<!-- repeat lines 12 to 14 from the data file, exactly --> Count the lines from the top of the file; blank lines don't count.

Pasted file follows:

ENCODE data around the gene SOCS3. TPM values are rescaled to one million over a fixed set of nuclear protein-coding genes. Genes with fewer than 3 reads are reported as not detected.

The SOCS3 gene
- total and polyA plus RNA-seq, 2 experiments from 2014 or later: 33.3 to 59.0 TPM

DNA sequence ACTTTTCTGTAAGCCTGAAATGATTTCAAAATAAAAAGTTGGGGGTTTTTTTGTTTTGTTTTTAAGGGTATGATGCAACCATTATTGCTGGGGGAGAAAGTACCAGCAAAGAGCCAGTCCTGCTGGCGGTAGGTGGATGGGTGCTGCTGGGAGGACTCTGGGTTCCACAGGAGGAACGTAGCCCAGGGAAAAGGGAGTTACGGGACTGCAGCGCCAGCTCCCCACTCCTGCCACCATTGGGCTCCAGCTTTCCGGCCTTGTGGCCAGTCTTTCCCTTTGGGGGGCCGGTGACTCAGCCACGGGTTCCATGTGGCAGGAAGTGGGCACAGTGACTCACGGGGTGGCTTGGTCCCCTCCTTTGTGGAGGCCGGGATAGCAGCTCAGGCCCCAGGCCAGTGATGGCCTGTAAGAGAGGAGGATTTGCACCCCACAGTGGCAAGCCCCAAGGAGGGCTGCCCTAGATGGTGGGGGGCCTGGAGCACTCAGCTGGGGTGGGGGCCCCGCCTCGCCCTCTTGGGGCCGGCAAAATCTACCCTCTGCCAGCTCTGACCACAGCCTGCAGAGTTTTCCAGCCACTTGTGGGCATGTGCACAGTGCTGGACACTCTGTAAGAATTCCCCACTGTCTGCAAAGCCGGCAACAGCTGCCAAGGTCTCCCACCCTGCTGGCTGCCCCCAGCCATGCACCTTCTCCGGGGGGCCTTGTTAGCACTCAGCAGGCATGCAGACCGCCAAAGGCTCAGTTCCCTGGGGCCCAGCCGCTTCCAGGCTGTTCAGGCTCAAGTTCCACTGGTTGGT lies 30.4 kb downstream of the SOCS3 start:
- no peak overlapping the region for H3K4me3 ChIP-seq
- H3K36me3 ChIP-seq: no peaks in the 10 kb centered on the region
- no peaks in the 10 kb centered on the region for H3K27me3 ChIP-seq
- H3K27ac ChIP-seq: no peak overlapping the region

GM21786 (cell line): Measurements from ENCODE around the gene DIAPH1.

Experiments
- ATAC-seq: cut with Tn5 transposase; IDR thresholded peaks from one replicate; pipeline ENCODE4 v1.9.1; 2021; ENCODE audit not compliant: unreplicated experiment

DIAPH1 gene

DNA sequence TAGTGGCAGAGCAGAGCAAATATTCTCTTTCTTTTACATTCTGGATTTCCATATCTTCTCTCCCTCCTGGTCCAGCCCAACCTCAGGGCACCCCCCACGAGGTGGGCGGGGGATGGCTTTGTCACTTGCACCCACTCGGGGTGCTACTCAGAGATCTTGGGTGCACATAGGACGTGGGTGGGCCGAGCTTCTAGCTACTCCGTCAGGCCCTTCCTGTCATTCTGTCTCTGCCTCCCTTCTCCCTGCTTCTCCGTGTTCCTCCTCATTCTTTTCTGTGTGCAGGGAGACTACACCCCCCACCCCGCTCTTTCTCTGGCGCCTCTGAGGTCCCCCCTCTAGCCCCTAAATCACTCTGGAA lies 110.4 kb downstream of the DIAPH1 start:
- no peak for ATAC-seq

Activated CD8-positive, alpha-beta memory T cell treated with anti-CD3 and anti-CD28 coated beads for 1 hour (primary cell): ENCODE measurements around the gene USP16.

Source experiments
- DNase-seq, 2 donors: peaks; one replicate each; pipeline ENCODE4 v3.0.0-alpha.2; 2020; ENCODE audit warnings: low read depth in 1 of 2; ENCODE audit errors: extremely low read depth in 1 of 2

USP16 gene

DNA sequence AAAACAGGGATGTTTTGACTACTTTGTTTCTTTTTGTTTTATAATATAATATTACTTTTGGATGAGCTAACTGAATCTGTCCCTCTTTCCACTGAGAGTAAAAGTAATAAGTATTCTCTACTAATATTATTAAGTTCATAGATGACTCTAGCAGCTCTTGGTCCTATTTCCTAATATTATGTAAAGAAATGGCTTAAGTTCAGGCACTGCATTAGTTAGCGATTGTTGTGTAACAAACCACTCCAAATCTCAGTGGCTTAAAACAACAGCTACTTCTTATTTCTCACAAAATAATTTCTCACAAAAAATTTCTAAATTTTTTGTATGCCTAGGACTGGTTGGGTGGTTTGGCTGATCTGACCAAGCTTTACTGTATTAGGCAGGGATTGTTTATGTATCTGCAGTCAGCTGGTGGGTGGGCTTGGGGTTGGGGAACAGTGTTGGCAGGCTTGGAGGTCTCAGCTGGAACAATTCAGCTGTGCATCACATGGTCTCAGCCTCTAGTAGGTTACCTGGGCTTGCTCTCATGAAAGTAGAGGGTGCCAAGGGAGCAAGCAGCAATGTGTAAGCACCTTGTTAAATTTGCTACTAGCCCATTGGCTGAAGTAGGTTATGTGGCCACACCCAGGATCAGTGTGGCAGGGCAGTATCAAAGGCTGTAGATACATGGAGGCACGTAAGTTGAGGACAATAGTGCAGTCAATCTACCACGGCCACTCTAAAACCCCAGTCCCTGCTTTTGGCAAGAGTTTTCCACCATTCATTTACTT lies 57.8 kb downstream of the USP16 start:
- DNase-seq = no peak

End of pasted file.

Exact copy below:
DIAPH1 gene

DNA sequence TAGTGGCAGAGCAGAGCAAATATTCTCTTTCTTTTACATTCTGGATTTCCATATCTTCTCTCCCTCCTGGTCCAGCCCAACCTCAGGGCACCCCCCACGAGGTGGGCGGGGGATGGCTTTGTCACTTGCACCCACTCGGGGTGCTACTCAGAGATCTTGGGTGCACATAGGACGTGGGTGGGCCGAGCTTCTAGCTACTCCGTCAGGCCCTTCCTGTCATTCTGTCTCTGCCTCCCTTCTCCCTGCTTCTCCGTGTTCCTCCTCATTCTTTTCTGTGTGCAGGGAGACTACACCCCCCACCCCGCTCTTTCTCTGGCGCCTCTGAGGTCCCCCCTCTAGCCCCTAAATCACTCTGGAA lies 110.4 kb downstream of the DIAPH1 start:
- no peak for ATAC-seq